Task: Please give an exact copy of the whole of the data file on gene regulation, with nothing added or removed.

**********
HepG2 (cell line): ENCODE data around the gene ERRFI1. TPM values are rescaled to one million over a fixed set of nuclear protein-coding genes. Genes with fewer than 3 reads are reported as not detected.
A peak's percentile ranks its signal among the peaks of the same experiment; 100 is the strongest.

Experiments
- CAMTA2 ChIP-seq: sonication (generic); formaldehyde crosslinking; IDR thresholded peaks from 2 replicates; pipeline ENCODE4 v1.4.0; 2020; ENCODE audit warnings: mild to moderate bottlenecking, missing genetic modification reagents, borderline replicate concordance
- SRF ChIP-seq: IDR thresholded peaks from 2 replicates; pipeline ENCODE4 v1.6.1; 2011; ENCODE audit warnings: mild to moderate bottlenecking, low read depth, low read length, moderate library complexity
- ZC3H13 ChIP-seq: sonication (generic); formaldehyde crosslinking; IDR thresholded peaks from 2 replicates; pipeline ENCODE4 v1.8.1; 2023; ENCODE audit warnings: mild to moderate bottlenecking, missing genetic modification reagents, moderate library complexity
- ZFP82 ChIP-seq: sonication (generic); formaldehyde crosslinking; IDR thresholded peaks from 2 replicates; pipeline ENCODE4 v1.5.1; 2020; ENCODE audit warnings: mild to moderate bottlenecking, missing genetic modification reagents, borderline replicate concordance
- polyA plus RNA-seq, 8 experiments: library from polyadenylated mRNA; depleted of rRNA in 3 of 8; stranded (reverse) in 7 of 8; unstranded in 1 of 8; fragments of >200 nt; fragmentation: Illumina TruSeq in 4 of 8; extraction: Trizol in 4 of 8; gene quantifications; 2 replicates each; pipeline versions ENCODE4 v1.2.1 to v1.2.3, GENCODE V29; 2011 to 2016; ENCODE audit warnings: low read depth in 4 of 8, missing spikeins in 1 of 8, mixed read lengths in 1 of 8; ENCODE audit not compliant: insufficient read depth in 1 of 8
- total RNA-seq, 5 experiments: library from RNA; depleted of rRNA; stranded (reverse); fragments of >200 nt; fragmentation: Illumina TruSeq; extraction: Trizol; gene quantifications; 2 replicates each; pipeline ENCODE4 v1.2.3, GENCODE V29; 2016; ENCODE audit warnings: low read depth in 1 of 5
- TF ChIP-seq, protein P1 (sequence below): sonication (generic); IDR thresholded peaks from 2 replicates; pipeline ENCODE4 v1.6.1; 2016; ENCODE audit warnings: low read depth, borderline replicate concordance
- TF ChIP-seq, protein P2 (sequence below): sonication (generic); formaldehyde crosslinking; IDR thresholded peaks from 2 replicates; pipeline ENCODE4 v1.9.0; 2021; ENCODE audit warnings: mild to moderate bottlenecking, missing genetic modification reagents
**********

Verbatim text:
HepG2 (cell line): ENCODE data around the gene ERRFI1. TPM values are rescaled to one million over a fixed set of nuclear protein-coding genes. Genes with fewer than 3 reads are reported as not detected.
A peak's percentile ranks its signal among the peaks of the same experiment; 100 is the strongest.

Experiments
- CAMTA2 ChIP-seq: sonication (generic); formaldehyde crosslinking; IDR thresholded peaks from 2 replicates; pipeline ENCODE4 v1.4.0; 2020; ENCODE audit warnings: mild to moderate bottlenecking, missing genetic modification reagents, borderline replicate concordance
- SRF ChIP-seq: IDR thresholded peaks from 2 replicates; pipeline ENCODE4 v1.6.1; 2011; ENCODE audit warnings: mild to moderate bottlenecking, low read depth, low read length, moderate library complexity
- ZC3H13 ChIP-seq: sonication (generic); formaldehyde crosslinking; IDR thresholded peaks from 2 replicates; pipeline ENCODE4 v1.8.1; 2023; ENCODE audit warnings: mild to moderate bottlenecking, missing genetic modification reagents, moderate library complexity
- ZFP82 ChIP-seq: sonication (generic); formaldehyde crosslinking; IDR thresholded peaks from 2 replicates; pipeline ENCODE4 v1.5.1; 2020; ENCODE audit warnings: mild to moderate bottlenecking, missing genetic modification reagents, borderline replicate concordance
- polyA plus RNA-seq, 8 experiments: library from polyadenylated mRNA; depleted of rRNA in 3 of 8; stranded (reverse) in 7 of 8; unstranded in 1 of 8; fragments of >200 nt; fragmentation: Illumina TruSeq in 4 of 8; extraction: Trizol in 4 of 8; gene quantifications; 2 replicates each; pipeline versions ENCODE4 v1.2.1 to v1.2.3, GENCODE V29; 2011 to 2016; ENCODE audit warnings: low read depth in 4 of 8, missing spikeins in 1 of 8, mixed read lengths in 1 of 8; ENCODE audit not compliant: insufficient read depth in 1 of 8
- total RNA-seq, 5 experiments: library from RNA; depleted of rRNA; stranded (reverse); fragments of >200 nt; fragmentation: Illumina TruSeq; extraction: Trizol; gene quantifications; 2 replicates each; pipeline ENCODE4 v1.2.3, GENCODE V29; 2016; ENCODE audit warnings: low read depth in 1 of 5
- TF ChIP-seq, protein P1 (sequence below): sonication (generic); IDR thresholded peaks from 2 replicates; pipeline ENCODE4 v1.6.1; 2016; ENCODE audit warnings: low read depth, borderline replicate concordance
- TF ChIP-seq, protein P2 (sequence below): sonication (generic); formaldehyde crosslinking; IDR thresholded peaks from 2 replicates; pipeline ENCODE4 v1.9.0; 2021; ENCODE audit warnings: mild to moderate bottlenecking, missing genetic modification reagents